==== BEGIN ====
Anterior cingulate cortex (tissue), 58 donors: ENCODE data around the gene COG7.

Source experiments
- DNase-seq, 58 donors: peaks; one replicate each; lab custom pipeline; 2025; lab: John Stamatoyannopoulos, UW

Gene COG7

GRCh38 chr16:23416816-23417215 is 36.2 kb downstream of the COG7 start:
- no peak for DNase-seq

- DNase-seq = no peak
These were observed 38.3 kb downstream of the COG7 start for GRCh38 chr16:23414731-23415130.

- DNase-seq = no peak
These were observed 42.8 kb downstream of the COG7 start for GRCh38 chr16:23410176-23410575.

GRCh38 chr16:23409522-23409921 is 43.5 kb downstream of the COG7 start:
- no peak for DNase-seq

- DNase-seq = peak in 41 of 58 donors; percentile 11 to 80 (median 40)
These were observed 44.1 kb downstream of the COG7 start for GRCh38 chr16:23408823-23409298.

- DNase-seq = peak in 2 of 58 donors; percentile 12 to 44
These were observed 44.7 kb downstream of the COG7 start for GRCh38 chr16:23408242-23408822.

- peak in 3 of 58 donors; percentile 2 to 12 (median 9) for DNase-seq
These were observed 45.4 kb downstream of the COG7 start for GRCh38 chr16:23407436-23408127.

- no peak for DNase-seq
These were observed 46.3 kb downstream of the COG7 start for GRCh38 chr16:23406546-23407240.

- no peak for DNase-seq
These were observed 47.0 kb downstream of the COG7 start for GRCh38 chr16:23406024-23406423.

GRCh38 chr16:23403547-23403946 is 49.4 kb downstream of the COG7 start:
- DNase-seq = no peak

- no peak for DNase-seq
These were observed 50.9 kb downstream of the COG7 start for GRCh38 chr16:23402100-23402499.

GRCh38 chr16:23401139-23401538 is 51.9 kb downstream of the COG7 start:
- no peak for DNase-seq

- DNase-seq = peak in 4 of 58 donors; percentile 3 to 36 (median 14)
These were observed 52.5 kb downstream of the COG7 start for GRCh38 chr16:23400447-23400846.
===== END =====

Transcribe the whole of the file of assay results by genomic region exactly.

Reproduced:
Anterior cingulate cortex (tissue), 58 donors: ENCODE data around the gene COG7.

Source experiments
- DNase-seq, 58 donors: peaks; one replicate each; lab custom pipeline; 2025; lab: John Stamatoyannopoulos, UW

Gene COG7

GRCh38 chr16:23416816-23417215 is 36.2 kb downstream of the COG7 start:
- no peak for DNase-seq

- DNase-seq = no peak
These were observed 38.3 kb downstream of the COG7 start for GRCh38 chr16:23414731-23415130.

- DNase-seq = no peak
These were observed 42.8 kb downstream of the COG7 start for GRCh38 chr16:23410176-23410575.

GRCh38 chr16:23409522-23409921 is 43.5 kb downstream of the COG7 start:
- no peak for DNase-seq

- DNase-seq = peak in 41 of 58 donors; percentile 11 to 80 (median 40)
These were observed 44.1 kb downstream of the COG7 start for GRCh38 chr16:23408823-23409298.

- DNase-seq = peak in 2 of 58 donors; percentile 12 to 44
These were observed 44.7 kb downstream of the COG7 start for GRCh38 chr16:23408242-23408822.

- peak in 3 of 58 donors; percentile 2 to 12 (median 9) for DNase-seq
These were observed 45.4 kb downstream of the COG7 start for GRCh38 chr16:23407436-23408127.

- no peak for DNase-seq
These were observed 46.3 kb downstream of the COG7 start for GRCh38 chr16:23406546-23407240.

- no peak for DNase-seq
These were observed 47.0 kb downstream of the COG7 start for GRCh38 chr16:23406024-23406423.

GRCh38 chr16:23403547-23403946 is 49.4 kb downstream of the COG7 start:
- DNase-seq = no peak

- no peak for DNase-seq
These were observed 50.9 kb downstream of the COG7 start for GRCh38 chr16:23402100-23402499.

GRCh38 chr16:23401139-23401538 is 51.9 kb downstream of the COG7 start:
- no peak for DNase-seq

- DNase-seq = peak in 4 of 58 donors; percentile 3 to 36 (median 14)
These were observed 52.5 kb downstream of the COG7 start for GRCh38 chr16:23400447-23400846.